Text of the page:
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This is a good time to reach for Martin
Remembering Martin Carter

Posted December 20th. 2002 By Rupert Roopnaraine

This year we commemorate the 5th anniversary of the death of the poet Martin Carter with a piece by Dr Rupert Roopnaraine who has been engaged in research on Martin Carter's papers with a view to publishing his key writings on language and poetics.

 

Five years on and he is more with us than ever. Which is a way of saying that his words continue to reverberate among us, and his images to haunt us. I had reason to think on these things only very recently when we gathered, his friends and comrades, and even his foes, at the Antigua Recreation Ground to bid farewell to Tim Hector. In the soft rain of a dull Antigua afternoon, speaker after speaker reached for poems to brighten the air around Tim's mahogany coffin, draped in the flag of the Antigua he loved. Prime Minister Lester Bird, a poet of at least this occasion, read his own. Others reached for Martin. From a solemn podium across from the Richie Richardson Stand, the much loved song of defiant farewell filled the air: Dear Comrade,/If it must be/you speak no more with me/nor smile no more with me/nor march no more with me/then let me take/a patience and a calm/for even now the greener leaf explodes/sun brightens stone/and all the river burns. Sometimes, the words burn with a special brightness, as they did that Antigua afternoon. At these times they seem to have been written yesterday, for just this comrade.

That day they were written for Tim. When words come to life in this way, fresh and bright with last night's dew, we are in the presence of a kind of magic of renewal. This is a good time to reach for Martin. The poems certainly, but not only the poems. Reach for the old Thunder editorials of the fifties, the newspaper articles of the sixties, or the speech he gave at the Inter-American University of Puerto Rico in 1964, at the height of the strife, on the “Race Crisis'. He concludes his analysis of the sociological and political dimensions of the crisis on this human note: In the past the people of British Guiana, between 1950, let us say, and 1953 were people with vitality, gaiety and charm of manner. Today, in British Guiana, every man looks at you from the corners of his eyes. When he speaks to you, he listens very carefully to what you say because he wants to know where you are coming from. This sort of thing leads to nightmares, nightmares that do not necessarily occur only in the night, but which haunt you even in the brightest glare of noon.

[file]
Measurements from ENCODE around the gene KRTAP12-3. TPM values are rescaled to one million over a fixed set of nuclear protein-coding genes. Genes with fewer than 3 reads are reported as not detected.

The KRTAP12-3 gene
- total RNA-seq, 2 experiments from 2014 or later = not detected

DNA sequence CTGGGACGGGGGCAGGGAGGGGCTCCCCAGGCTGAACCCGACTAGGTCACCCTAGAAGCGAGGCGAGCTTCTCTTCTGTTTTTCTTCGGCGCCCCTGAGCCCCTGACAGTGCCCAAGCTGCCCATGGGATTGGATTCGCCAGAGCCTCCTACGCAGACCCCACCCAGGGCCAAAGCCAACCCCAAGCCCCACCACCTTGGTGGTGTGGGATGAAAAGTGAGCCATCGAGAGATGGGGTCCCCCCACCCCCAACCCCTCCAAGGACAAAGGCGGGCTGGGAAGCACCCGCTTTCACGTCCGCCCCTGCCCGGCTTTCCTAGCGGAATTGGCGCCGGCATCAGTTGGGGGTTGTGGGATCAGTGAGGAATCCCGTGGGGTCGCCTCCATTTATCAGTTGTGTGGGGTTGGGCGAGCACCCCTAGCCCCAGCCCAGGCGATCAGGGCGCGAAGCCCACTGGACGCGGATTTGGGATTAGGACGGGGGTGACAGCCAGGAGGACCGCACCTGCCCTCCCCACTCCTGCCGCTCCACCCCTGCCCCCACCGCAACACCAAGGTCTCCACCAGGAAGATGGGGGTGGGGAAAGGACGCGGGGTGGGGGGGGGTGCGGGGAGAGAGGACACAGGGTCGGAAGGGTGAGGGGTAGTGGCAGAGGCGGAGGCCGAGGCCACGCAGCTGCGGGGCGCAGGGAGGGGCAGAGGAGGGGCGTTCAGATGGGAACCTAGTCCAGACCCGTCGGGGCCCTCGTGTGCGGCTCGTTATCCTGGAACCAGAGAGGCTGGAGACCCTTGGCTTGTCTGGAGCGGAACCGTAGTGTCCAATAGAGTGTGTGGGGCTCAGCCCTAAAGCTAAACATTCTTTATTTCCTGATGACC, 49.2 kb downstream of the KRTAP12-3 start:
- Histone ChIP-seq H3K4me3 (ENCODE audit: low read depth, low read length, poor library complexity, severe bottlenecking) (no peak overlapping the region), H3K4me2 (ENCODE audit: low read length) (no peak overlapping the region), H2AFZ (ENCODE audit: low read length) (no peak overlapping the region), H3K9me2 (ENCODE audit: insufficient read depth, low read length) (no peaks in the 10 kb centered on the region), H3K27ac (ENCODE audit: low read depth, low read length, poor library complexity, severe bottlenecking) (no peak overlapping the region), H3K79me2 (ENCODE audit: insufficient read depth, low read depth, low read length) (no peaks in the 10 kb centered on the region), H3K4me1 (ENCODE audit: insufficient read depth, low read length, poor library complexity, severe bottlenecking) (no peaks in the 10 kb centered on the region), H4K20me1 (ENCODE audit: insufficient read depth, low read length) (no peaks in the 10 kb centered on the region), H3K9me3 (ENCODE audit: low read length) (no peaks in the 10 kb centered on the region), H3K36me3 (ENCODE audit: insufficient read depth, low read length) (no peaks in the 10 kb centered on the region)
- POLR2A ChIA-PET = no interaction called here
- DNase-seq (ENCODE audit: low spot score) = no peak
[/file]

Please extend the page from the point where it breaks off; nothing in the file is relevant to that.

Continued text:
A nightmare that becomes actual in a pool of blood in a street in the city. This is the sort of life the people live in British Guiana today. Forty years on and the nightmares are more actual than ever, descending with every new pool of blood in the streets of the city and beyond. Five years ago, after he let out his śspontaneous howl'on learning of Martin's death, Tim Hector searched in vain for some mention of an event of such Caribbean importance: 'On Monday, he wrote, I turned on the radio hoping to hear something of Martin Carter. Nothing. Just nothing. Foolishly, and in a frenzy, I went to the TV hoping to find some appreciation of Martin Carter. I forgot that TV was not about us at all! ...But why was there nothing of Martin Carter on Radio and TV, about the most Caribbean of Caribbean poets?

Why? Why? We lay waste our own substance. Not much has fundamentally changed since that day in December 1997 when Martin took leave of us. We are as profligate as ever with what Tim called our substance. Though it is true to say that we in Guyana have always understood the importance of keeping him within arm's reach. A small critical industry is growing up around his work. The groundwork has been laid with 4 landmark publications: the 1997 Red Thread Edition of the Selected Poems, the Kyk-Over-Al memorial tribute of June 2000 (Nos.49/50), the pioneering work of Nigel Westmaas in assembling a collection of the prose writings (Kyk-Over-Al, No. 44), and the critical anthology edited by Stewart Brown, All are Involved: The Art of Martin Carter. There is more to do, more archival excavations to locate and capture the fugitive publications, written in the heat; perhaps more drafts and unpublished poems to be discovered. Hoping to add to this body of work, and with the kind assistance of a six-month Fellow-ship from UNESCO, I have been working my way through some of the papers Mar-tin left behind in Lamaha Street, intending a publication of his key writings on language and poetics. Most of this writing is unknown, though people have long known of his almost monastic devotion to the workings of language and the practice of poetry. It was Kwame Dawes who once wrote: Reading Carter talk about poetry reminds you that his fascination with the poetic process is almost an obsession.